A Treaty 8 RMO will implement and administer the Special Education Program in accordance with the national terms/ conditions and guidelines. Treaty 8 will provide regional offices with program and financial information, data and other documentation in accordance with the terms/conditions of funding arrangements.

RMO Status Requirements:

  • Documented management framework outlining the governance structure
  • Documented support from its member First Nations
  • Documented policy guidelines, general and specific to FNRMO & First Nation Special Education
  • Work plan including budget and evaluation component
  • Provide professional, educational, and administrative support services
  • Demonstrate economies of scale

EDUCATION PORTFOLIO (Driftpile First Nation)

ELDER (Western Cree Tribal Council)



CLASSROOM TEACHER (Western Cree Tribal Council)

SPED COORDINATOR (Bigstone Cree Nation)

SPED COORDINATOR (Kee Tas Kee Now Tribal Council)

SPED COORDINATOR (Lesser Slave Lake Indian Regional Council)

SPED COORDINATOR (Little Red River Cree Nation)

SPED COORDINATOR (North Peace Tribal Council)

Eileen Lines (Special Education Manager) |

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3rd annual Treaty 8 Writing Contest – Results

April 4, 2016April 4, 2016
Dear Principals,
I am very happy to report that the 3rd annual Treaty 8 Writing Contest was very successful with over 110 student entries and 6 schools participating. Every student entry will receive a certificate of participation.  Each Division Winner will receive a $100.00 gift card and the runner ups will receive a $50.00 gift card. I am pleased to announce the winners and runner ups for each division.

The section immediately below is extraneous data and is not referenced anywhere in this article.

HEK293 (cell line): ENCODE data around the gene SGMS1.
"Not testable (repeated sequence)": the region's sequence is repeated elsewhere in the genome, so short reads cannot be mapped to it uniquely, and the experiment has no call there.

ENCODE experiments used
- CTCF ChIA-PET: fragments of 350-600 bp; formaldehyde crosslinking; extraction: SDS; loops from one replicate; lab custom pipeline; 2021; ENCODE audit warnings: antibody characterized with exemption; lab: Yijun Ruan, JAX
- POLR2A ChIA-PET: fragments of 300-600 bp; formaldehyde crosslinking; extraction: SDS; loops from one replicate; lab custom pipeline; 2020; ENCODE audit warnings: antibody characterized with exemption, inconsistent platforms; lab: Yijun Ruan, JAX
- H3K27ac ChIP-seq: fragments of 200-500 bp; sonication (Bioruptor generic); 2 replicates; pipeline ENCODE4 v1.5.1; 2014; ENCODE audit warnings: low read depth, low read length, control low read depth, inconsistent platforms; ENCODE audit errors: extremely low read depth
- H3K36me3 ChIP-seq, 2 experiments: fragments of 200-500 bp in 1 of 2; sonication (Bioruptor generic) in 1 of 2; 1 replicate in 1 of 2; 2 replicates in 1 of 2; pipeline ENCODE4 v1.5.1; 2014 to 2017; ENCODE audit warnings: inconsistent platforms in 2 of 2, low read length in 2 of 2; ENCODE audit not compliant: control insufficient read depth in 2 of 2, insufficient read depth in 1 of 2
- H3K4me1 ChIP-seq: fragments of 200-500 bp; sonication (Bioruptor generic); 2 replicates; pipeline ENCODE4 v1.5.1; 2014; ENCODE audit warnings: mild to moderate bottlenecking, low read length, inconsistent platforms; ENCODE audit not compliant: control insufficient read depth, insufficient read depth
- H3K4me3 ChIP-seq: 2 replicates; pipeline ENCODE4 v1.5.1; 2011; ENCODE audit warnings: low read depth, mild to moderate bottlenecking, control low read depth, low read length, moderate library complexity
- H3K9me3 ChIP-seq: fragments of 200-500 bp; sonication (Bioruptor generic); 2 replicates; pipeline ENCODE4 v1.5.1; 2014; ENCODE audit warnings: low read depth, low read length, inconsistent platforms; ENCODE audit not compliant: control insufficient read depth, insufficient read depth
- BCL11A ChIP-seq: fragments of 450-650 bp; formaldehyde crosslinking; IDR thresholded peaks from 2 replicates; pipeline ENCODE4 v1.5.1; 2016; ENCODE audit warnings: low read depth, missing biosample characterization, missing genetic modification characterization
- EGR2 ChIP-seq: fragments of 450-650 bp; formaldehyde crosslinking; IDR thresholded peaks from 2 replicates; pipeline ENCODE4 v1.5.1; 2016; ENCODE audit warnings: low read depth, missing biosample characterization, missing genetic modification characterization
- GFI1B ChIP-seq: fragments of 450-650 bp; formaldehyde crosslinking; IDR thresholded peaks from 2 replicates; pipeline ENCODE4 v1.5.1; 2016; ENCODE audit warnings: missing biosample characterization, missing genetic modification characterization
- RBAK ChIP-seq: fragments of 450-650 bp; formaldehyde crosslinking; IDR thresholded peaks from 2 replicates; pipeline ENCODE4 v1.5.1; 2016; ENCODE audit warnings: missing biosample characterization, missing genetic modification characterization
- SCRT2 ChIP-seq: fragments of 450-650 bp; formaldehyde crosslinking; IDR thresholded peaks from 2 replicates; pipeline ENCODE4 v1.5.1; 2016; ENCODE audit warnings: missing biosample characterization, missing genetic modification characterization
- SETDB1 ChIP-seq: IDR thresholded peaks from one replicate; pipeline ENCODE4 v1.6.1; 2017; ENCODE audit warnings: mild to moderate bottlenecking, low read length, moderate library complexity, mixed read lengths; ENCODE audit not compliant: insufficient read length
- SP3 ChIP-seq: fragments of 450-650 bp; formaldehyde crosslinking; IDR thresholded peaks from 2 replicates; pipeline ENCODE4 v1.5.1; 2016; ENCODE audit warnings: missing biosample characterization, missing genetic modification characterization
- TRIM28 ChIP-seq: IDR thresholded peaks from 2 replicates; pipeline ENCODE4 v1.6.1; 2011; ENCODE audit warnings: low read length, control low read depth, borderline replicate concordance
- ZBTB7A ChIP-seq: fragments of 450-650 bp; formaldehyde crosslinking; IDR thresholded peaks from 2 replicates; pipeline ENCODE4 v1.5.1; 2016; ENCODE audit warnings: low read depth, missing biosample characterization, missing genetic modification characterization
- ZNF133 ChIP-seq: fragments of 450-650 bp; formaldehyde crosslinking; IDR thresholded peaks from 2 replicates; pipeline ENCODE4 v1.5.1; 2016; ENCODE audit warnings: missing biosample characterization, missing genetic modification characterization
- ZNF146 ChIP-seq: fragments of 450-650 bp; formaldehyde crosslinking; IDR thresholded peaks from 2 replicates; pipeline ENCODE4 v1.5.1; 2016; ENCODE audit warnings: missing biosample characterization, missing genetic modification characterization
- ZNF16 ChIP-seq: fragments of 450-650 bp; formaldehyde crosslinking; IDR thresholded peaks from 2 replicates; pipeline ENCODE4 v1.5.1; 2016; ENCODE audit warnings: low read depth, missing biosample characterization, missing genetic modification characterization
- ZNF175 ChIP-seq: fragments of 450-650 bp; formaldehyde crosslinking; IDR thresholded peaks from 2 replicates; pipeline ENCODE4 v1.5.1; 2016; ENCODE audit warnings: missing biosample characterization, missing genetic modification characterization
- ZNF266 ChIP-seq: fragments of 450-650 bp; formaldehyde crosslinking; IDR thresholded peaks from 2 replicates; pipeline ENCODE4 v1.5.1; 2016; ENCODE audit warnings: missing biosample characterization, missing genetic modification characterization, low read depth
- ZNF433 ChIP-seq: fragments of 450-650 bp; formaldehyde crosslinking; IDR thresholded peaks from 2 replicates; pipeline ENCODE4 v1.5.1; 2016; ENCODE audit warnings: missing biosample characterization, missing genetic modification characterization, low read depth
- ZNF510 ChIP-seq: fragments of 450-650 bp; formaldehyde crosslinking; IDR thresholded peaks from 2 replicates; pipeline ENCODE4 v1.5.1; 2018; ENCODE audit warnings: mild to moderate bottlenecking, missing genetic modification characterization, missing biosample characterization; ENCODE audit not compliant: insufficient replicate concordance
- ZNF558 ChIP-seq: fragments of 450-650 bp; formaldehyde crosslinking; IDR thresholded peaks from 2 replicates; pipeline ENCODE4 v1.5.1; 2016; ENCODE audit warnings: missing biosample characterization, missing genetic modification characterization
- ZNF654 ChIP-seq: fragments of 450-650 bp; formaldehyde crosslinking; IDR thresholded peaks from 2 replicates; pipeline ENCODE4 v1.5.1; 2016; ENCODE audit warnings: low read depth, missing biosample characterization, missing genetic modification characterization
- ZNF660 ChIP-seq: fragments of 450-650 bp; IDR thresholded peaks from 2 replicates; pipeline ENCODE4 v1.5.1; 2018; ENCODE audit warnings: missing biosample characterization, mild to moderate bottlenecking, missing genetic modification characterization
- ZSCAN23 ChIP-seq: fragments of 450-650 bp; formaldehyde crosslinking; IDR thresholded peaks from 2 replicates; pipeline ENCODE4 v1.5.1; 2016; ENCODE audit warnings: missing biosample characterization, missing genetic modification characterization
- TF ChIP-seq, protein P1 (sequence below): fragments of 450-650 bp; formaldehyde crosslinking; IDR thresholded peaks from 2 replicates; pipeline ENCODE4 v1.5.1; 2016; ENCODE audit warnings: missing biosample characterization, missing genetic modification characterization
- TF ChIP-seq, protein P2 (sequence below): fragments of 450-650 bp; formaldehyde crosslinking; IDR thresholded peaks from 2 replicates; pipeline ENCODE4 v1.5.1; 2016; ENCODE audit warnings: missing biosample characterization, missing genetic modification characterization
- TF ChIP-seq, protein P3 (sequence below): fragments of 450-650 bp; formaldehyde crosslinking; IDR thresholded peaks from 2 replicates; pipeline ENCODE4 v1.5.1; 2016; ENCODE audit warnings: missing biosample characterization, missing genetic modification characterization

Division One:
  • Winner- Deshaye Coleman from Driftpile School with his report on Polar Bears
  • Runner Up- Latisha Alook from Chief Tallcree with her report on Eagles
  • Runner Up- Denzel Chalifoux from Driftple School with his report on Eagles
  • Division Two:
  • Winner- Kiana Auger from Clarence Jaycox School with her report on Elephants Runner Up- Shenoa Auger from Clarence Jaycox School with her report on Octopus
  •   Division Three:
  • Winner – Lesleigh Madison Noskey from Clarence Jaycox School with her report on Lacrosse
  • Runner Up- Kayla Alook from Jean Baptise Sewepagaham School with her report on Fingerpull
  • Division Four:
  • Winner- Naokan Adams from Jean Baptise Sewepagaham School with her report on Rebellion.
  •   Writing begins in Kindergarten and to encourage these students to get writing the two kindergarten classes that participated in the writing contest will each receive a class award of a $50.00 gift card. The two K5 classes are from Driftpile School and Fox Lake Elementary School.
    Thank you to all of the schools, teachers and students who were encouraged to write.
    Christina Jervah-
    Literacy and Numeracy Specialist for Treaty 8 First Nations  of Alberta


    December 16, 2015December 16, 2015
    Date: August 25, 2015 Another First Nation within Treaty No. 8 is holding a cultural camp to raise awareness on a "broken First Nation consultation policy". Swan River First Nation, along with Driftpile Cree Nation, is the second community in recent months to set up a cultural camp to highlight the unabated development activity happening on their traditional territory... Read the full Press Release here


    December 16, 2015
    Date: October 21, 2015 Yesterday, the Treaty 8 Chiefs met with Premier Notley at a meeting between the provincial government and the Chiefs of Treaty No. 8.  This meeting was composed of the Premier, Ministers, and the Chiefs from across northern Alberta.  The Chiefs have expressed their cautious optimism after the meeting... Read the full Press Release here